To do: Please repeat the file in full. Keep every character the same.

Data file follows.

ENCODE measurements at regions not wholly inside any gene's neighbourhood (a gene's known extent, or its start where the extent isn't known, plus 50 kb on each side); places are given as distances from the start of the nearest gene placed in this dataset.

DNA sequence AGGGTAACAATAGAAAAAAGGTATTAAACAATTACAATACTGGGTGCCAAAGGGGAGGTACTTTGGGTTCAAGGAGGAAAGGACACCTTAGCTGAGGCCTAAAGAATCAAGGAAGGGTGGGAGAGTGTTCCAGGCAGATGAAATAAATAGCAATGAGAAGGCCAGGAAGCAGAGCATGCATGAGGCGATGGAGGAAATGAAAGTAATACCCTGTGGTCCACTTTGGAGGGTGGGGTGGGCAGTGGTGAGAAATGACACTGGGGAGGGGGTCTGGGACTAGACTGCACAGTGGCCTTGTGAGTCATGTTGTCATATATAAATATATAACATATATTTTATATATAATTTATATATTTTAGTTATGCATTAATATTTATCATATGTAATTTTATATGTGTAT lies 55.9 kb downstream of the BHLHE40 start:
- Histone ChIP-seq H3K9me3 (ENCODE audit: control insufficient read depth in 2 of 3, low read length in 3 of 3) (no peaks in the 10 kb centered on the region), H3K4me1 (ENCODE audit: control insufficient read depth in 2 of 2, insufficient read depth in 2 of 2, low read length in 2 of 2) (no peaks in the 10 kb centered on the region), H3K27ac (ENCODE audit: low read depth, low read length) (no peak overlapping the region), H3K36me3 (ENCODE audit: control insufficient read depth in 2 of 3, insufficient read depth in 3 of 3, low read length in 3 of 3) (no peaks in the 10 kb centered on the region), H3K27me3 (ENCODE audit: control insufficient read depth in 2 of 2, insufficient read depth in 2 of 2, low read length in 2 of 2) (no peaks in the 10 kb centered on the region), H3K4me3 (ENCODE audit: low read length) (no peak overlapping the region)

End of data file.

ENCODE measurements at regions not wholly inside any gene's neighbourhood (a gene's known extent, or its start where the extent isn't known, plus 50 kb on each side); places are given as distances from the start of the nearest gene placed in this dataset.

DNA sequence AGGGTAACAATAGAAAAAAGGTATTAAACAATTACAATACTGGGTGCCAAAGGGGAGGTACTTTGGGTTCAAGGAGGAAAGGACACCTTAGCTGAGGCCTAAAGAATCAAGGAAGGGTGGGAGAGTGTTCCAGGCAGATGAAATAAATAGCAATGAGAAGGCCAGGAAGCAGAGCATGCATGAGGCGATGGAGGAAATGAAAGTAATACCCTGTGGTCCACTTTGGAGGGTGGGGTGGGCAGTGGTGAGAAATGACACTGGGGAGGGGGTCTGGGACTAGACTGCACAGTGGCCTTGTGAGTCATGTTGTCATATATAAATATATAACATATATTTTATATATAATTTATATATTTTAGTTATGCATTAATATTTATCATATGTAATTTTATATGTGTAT lies 55.9 kb downstream of the BHLHE40 start:
- Histone ChIP-seq H3K9me3 (ENCODE audit: control insufficient read depth in 2 of 3, low read length in 3 of 3) (no peaks in the 10 kb centered on the region), H3K4me1 (ENCODE audit: control insufficient read depth in 2 of 2, insufficient read depth in 2 of 2, low read length in 2 of 2) (no peaks in the 10 kb centered on the region), H3K27ac (ENCODE audit: low read depth, low read length) (no peak overlapping the region), H3K36me3 (ENCODE audit: control insufficient read depth in 2 of 3, insufficient read depth in 3 of 3, low read length in 3 of 3) (no peaks in the 10 kb centered on the region), H3K27me3 (ENCODE audit: control insufficient read depth in 2 of 2, insufficient read depth in 2 of 2, low read length in 2 of 2) (no peaks in the 10 kb centered on the region), H3K4me3 (ENCODE audit: low read length) (no peak overlapping the region)